Hotel buffets and catered events are notorious for wasting food, which got the World Wildlife Fund’s attention because wasted food means wasted crop land. Precious wildlife habitat is being overtaken by agriculture, so for the love of everyone from big cats to tiny frogs, WWF spent months visiting hotels to compile a toolkit for reducing waste in their operations. Their work was aimed at hotel management, but some of their takeaways can also help if you’re planning a party at your home. Here are seven tips for your own parties, inspired by WWF’s audits and resulting toolkit. Also make sure to check out our earlier post about using their advice in your everyday cooking.
- Hosting a lunch event? Go light on dessert. WWF’s audits revealed that lots of desserts were routinely left over at lunch events.
- Think luxury, not abundance. Rather than serve an overflowing trough of rolls, why not plan one roll for each guest, offering them fresh out of the oven? Or, WWF suggests, arrange your rolls in pretty lines, rather than overflowing in a basket.
- Rethink how much bread you need. While we’re talking about rolls…In our low carb/no-carb, gluten-free world, what are the odds that all of your guests actually want bread to begin with, let alone multiple pieces?
- Beware of food volume “insurance policies” when planning a party. WWF found that at every planning step people assumed other people had underestimated the guest count. So the client rounded up, and so did the event manager, and finally so did the chef, and the ultimate quantity of food could be something like double what was needed. A simple gathering at your home may not have as many layers at risk of skewing your numbers, but it’s still worth using tools like the Guest-Imator from the Natural Resources Defense Council to help avoid making too much food.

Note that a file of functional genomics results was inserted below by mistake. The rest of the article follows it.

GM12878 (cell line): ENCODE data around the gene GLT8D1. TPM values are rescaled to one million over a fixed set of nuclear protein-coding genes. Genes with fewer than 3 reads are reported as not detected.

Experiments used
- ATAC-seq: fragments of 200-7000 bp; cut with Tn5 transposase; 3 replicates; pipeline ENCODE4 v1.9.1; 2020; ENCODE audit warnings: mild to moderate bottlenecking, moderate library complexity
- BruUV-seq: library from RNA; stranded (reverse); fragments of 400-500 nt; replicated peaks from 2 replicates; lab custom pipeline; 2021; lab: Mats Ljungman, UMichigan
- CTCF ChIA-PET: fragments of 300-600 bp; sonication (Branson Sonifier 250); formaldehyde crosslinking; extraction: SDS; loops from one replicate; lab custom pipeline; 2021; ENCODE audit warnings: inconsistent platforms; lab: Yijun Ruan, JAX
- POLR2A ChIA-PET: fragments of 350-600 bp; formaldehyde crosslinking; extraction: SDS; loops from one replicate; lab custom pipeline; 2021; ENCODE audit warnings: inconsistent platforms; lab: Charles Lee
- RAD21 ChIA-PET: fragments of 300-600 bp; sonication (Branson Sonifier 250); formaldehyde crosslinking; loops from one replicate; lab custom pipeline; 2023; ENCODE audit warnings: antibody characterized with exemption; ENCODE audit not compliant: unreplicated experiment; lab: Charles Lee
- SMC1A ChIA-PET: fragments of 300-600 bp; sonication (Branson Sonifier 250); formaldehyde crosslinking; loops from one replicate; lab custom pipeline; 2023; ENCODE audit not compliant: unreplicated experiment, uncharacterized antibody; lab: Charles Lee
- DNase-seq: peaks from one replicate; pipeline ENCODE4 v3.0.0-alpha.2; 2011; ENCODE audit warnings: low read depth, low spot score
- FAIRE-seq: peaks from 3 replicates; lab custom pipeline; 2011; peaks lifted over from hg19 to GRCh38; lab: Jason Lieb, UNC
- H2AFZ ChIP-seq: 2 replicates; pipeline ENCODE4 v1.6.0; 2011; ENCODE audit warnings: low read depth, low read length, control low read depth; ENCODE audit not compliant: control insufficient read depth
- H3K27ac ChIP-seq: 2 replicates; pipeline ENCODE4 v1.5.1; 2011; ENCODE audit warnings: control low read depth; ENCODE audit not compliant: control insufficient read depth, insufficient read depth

- Make sure you know about allergies and dietary restrictions early. It seems like a given, but how often have you seen a cheese and meat tray where the cheese disappears much faster than the meat?
- Use extras as a garnish. For example, if you’re cooking with squash, roast the seeds and sprinkle them on a soup or salad. If you peel asparagus, use the exterior ribbons to decorate a plate.
- Get your guests on board. Reducing food waste doesn’t need to be, and really shouldn’t be, something you’re quietly doing in the background. WWF found that when hotels used signage about conscious consumption, plate waste decreased. No one is suggesting you give a public service announcement at your next dinner party, but there are ways you can cue your guests. When you send out invitations, for example, encourage people to bring containers for leftovers. And share the stories of your food, noting, for example, that the pesto contains carrot tops or the drinks are garnished with pickled watermelon rind.